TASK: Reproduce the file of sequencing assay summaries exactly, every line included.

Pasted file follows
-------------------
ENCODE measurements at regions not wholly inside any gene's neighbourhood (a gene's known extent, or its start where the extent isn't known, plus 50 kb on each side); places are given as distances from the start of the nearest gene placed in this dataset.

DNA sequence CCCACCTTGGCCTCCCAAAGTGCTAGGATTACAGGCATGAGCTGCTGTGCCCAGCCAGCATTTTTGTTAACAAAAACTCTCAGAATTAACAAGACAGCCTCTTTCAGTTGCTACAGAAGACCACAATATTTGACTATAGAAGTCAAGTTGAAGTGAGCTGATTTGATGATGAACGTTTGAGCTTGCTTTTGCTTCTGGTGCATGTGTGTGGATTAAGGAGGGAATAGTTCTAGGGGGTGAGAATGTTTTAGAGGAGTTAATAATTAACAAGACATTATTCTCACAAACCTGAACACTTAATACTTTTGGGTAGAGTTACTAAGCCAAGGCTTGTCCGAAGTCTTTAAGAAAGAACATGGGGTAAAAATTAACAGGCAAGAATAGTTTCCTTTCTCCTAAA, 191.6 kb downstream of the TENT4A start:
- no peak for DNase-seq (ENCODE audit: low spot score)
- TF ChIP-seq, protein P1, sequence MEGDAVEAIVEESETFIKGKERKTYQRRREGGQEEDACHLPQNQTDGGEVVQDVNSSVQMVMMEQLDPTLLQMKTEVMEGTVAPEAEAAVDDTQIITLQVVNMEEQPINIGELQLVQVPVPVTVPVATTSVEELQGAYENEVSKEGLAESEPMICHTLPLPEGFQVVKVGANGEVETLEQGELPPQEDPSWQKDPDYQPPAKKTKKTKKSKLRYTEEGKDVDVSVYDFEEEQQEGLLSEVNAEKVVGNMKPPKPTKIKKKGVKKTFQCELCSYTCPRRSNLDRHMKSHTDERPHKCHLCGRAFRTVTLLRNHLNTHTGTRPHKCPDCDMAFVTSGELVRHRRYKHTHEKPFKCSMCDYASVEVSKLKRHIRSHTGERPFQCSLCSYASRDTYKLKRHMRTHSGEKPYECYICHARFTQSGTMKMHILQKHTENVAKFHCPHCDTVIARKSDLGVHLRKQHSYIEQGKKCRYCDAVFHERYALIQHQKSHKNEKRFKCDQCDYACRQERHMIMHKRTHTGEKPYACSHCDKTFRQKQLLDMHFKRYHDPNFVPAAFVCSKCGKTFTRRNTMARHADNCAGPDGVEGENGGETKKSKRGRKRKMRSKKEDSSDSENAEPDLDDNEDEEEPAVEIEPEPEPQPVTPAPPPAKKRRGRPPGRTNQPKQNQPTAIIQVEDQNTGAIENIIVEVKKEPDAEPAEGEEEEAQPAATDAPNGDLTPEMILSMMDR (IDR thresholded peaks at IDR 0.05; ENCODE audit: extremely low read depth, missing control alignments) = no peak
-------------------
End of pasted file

ENCODE measurements at regions not wholly inside any gene's neighbourhood (a gene's known extent, or its start where the extent isn't known, plus 50 kb on each side); places are given as distances from the start of the nearest gene placed in this dataset.

DNA sequence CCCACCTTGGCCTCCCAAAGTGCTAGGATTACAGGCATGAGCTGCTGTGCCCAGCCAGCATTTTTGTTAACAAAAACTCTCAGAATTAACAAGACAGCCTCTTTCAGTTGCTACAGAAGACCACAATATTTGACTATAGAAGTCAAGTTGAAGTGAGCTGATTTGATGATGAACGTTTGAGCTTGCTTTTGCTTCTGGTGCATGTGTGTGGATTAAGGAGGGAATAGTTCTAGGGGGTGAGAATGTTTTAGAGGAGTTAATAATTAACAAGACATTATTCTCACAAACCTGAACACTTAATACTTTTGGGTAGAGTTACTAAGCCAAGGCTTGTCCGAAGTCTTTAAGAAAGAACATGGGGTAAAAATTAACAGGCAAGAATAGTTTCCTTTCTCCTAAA, 191.6 kb downstream of the TENT4A start:
- no peak for DNase-seq (ENCODE audit: low spot score)
- TF ChIP-seq, protein P1, sequence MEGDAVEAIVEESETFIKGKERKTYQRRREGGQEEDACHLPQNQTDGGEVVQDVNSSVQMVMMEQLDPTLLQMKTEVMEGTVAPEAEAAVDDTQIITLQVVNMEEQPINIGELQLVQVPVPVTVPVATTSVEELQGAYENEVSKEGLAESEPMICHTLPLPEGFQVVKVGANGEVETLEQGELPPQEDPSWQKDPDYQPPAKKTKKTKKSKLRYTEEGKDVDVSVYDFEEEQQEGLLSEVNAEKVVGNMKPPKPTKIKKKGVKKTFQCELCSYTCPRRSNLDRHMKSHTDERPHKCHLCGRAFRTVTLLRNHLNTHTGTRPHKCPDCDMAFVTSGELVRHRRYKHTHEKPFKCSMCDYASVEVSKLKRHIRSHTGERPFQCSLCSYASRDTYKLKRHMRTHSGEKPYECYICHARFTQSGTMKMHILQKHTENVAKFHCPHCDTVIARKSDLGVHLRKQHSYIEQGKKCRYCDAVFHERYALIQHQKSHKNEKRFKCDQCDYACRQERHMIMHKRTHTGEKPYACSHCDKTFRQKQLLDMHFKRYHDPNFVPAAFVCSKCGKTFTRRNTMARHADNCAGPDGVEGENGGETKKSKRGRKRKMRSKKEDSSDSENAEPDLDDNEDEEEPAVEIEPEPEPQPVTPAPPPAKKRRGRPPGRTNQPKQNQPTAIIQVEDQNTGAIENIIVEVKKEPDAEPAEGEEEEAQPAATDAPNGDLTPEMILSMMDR (IDR thresholded peaks at IDR 0.05; ENCODE audit: extremely low read depth, missing control alignments) = no peak